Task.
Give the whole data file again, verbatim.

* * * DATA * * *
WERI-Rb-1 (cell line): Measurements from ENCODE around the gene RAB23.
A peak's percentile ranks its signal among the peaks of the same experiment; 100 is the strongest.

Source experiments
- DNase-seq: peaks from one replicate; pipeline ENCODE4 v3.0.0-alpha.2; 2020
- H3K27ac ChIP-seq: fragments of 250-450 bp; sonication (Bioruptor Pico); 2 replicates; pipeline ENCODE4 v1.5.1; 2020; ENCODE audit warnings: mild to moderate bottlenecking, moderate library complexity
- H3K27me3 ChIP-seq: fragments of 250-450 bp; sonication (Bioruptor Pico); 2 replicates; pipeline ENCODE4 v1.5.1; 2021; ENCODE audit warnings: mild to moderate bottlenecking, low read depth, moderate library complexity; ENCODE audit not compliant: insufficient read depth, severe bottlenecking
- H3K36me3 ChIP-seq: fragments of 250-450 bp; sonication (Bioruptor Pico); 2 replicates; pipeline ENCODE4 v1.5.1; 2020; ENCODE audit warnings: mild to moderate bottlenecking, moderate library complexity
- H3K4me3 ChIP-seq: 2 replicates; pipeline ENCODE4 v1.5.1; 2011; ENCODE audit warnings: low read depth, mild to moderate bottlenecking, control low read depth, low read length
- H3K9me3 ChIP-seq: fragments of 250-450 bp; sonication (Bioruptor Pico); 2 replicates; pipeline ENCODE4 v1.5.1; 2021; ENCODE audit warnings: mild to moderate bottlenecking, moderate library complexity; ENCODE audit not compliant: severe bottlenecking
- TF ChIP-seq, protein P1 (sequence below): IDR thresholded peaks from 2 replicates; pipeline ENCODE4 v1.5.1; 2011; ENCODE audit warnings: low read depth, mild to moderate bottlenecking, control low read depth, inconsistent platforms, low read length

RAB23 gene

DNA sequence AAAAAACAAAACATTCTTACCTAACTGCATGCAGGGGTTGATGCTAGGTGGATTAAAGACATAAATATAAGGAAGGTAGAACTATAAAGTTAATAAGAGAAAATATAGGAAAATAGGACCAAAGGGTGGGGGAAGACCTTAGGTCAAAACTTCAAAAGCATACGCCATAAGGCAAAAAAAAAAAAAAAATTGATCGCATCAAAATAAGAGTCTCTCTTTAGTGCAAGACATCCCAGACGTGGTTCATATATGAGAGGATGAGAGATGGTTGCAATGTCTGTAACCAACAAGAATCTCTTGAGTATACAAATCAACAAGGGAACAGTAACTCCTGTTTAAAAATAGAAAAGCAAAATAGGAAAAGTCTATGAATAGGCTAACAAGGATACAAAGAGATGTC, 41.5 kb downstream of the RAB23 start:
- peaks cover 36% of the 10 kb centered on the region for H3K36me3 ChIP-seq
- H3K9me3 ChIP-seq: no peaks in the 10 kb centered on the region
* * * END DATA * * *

WERI-Rb-1 (cell line): Measurements from ENCODE around the gene RAB23.
A peak's percentile ranks its signal among the peaks of the same experiment; 100 is the strongest.

Source experiments
- DNase-seq: peaks from one replicate; pipeline ENCODE4 v3.0.0-alpha.2; 2020
- H3K27ac ChIP-seq: fragments of 250-450 bp; sonication (Bioruptor Pico); 2 replicates; pipeline ENCODE4 v1.5.1; 2020; ENCODE audit warnings: mild to moderate bottlenecking, moderate library complexity
- H3K27me3 ChIP-seq: fragments of 250-450 bp; sonication (Bioruptor Pico); 2 replicates; pipeline ENCODE4 v1.5.1; 2021; ENCODE audit warnings: mild to moderate bottlenecking, low read depth, moderate library complexity; ENCODE audit not compliant: insufficient read depth, severe bottlenecking
- H3K36me3 ChIP-seq: fragments of 250-450 bp; sonication (Bioruptor Pico); 2 replicates; pipeline ENCODE4 v1.5.1; 2020; ENCODE audit warnings: mild to moderate bottlenecking, moderate library complexity
- H3K4me3 ChIP-seq: 2 replicates; pipeline ENCODE4 v1.5.1; 2011; ENCODE audit warnings: low read depth, mild to moderate bottlenecking, control low read depth, low read length
- H3K9me3 ChIP-seq: fragments of 250-450 bp; sonication (Bioruptor Pico); 2 replicates; pipeline ENCODE4 v1.5.1; 2021; ENCODE audit warnings: mild to moderate bottlenecking, moderate library complexity; ENCODE audit not compliant: severe bottlenecking
- TF ChIP-seq, protein P1 (sequence below): IDR thresholded peaks from 2 replicates; pipeline ENCODE4 v1.5.1; 2011; ENCODE audit warnings: low read depth, mild to moderate bottlenecking, control low read depth, inconsistent platforms, low read length

RAB23 gene

DNA sequence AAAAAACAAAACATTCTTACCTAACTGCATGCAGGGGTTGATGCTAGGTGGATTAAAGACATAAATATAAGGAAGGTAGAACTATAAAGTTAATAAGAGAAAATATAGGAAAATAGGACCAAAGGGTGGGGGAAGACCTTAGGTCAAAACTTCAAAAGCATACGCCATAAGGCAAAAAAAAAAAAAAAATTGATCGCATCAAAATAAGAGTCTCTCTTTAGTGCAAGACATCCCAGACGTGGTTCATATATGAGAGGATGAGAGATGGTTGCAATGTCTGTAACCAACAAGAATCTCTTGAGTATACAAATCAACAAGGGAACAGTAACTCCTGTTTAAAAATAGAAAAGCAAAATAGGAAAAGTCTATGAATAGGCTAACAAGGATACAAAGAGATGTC, 41.5 kb downstream of the RAB23 start:
- peaks cover 36% of the 10 kb centered on the region for H3K36me3 ChIP-seq
- H3K9me3 ChIP-seq: no peaks in the 10 kb centered on the region